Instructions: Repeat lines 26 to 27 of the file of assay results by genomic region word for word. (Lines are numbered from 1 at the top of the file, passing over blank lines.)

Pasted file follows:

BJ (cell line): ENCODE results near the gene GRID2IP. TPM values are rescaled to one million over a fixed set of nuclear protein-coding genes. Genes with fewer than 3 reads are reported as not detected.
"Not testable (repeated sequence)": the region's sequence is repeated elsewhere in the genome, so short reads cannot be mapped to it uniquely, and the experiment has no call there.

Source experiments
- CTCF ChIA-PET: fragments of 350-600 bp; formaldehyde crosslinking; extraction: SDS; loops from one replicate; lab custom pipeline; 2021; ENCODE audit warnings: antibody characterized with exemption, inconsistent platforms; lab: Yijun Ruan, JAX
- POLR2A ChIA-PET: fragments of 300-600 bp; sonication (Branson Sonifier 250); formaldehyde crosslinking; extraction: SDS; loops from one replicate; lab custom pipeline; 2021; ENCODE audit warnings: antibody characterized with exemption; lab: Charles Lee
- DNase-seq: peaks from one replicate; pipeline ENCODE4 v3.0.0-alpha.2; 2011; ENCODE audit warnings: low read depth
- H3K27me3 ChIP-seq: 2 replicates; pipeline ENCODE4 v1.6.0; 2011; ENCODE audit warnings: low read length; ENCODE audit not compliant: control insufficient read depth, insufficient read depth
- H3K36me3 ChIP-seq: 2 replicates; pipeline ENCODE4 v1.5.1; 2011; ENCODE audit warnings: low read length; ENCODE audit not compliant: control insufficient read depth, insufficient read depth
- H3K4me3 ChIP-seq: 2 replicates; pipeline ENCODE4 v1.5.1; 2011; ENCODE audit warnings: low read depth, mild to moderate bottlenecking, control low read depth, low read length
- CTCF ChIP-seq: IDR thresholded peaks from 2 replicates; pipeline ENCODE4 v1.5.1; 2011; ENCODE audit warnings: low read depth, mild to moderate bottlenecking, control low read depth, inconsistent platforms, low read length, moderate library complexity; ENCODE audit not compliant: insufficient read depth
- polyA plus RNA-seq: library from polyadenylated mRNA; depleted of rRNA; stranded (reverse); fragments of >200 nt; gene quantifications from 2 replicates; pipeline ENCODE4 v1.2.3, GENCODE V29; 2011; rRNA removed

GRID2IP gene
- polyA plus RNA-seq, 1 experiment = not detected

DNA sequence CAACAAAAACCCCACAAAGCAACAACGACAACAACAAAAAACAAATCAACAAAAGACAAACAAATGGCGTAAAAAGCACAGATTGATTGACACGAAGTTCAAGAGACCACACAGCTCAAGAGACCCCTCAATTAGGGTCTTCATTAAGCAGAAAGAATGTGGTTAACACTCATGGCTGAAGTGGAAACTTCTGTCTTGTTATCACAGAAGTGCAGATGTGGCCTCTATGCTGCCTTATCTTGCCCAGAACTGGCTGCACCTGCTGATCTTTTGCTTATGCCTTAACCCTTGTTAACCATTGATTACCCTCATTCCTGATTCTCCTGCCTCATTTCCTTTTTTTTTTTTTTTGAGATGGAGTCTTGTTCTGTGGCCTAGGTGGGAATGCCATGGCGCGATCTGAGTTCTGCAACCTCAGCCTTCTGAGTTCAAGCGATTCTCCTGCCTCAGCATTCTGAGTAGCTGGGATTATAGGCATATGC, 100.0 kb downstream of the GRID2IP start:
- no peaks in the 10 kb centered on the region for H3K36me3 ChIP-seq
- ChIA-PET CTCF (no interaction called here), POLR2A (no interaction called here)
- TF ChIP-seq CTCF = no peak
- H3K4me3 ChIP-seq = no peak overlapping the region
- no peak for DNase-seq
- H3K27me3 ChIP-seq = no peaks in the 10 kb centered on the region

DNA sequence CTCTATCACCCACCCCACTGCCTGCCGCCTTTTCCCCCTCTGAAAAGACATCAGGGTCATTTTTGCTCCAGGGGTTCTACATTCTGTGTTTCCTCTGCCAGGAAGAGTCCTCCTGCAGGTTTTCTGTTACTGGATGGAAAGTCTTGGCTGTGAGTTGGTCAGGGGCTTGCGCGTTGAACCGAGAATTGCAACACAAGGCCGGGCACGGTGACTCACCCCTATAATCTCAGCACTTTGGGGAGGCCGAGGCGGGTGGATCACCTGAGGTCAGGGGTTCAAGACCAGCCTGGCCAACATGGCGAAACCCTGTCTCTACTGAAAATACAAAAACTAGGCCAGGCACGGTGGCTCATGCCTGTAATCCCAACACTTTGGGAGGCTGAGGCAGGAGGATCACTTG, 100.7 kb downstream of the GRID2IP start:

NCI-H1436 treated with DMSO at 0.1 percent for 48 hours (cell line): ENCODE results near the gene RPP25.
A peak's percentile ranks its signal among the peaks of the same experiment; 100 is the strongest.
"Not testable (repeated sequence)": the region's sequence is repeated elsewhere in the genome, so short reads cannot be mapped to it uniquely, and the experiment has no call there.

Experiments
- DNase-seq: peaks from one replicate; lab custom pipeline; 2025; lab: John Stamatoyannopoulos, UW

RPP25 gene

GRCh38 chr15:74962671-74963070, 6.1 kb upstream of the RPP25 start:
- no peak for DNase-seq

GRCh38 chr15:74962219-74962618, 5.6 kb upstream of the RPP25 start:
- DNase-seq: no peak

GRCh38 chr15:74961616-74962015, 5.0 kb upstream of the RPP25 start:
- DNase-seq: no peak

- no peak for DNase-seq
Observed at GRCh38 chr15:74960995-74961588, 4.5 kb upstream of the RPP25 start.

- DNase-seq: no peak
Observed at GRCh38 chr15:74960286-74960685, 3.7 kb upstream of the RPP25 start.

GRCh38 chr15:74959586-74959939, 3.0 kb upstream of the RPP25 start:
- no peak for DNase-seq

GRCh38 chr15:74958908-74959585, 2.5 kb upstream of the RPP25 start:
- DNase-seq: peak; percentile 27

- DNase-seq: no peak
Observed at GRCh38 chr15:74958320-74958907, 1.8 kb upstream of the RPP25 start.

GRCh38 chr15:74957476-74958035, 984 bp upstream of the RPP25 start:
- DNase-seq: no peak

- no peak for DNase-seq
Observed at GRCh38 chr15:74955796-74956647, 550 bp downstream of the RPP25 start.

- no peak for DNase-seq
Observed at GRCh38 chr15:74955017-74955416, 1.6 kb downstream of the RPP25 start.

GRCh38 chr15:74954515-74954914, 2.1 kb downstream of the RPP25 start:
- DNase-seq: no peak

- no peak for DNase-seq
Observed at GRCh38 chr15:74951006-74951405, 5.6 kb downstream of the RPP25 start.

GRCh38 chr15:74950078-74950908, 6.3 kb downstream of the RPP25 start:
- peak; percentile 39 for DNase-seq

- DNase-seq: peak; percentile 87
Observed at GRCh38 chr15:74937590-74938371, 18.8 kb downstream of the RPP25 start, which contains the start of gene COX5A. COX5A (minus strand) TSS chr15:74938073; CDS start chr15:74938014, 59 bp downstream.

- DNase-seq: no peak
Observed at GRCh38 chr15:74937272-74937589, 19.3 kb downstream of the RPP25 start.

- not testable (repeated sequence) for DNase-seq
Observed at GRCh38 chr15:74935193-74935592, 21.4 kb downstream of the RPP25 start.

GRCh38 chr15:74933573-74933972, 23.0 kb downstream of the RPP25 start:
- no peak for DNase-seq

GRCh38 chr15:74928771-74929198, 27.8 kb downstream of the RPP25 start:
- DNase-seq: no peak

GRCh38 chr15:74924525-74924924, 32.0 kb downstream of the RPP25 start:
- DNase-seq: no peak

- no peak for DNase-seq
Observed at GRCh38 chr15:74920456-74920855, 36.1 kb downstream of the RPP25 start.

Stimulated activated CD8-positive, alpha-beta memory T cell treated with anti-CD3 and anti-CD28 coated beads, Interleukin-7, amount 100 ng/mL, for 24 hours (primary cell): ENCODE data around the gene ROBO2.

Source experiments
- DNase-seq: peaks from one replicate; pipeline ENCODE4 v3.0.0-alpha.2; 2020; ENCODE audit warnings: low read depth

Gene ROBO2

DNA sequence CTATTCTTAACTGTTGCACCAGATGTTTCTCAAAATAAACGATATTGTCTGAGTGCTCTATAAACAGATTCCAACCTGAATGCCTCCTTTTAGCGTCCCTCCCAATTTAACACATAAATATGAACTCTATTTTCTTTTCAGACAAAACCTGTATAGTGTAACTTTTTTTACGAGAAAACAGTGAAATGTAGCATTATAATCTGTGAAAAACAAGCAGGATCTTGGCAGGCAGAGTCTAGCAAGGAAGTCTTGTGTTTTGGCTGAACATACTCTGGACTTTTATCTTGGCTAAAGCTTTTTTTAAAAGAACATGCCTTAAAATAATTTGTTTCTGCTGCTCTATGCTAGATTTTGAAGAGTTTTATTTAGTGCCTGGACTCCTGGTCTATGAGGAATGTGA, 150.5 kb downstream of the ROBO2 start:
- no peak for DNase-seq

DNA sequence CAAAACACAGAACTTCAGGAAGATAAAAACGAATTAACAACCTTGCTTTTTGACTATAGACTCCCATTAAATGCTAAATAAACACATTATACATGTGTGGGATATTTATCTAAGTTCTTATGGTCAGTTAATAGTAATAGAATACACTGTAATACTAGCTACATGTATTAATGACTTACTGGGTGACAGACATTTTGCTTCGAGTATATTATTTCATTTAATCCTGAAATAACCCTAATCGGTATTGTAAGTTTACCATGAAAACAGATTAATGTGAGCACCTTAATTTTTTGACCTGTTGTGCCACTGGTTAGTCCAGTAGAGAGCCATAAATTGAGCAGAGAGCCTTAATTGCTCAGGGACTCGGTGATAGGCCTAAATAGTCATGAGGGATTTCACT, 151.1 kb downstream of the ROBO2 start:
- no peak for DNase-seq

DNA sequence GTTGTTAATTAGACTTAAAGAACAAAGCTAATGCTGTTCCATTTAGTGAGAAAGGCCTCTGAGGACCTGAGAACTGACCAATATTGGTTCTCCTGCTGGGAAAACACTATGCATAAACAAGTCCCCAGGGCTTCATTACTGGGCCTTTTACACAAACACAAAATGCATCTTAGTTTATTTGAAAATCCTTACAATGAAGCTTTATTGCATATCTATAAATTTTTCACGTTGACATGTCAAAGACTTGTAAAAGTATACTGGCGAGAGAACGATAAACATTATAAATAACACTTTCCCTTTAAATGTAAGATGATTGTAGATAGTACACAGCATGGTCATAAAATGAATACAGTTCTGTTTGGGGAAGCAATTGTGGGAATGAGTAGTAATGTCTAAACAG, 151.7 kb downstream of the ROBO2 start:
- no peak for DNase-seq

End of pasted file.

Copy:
- DNase-seq: peaks from one replicate; lab custom pipeline; 2025; lab: John Stamatoyannopoulos, UW

RPP25 gene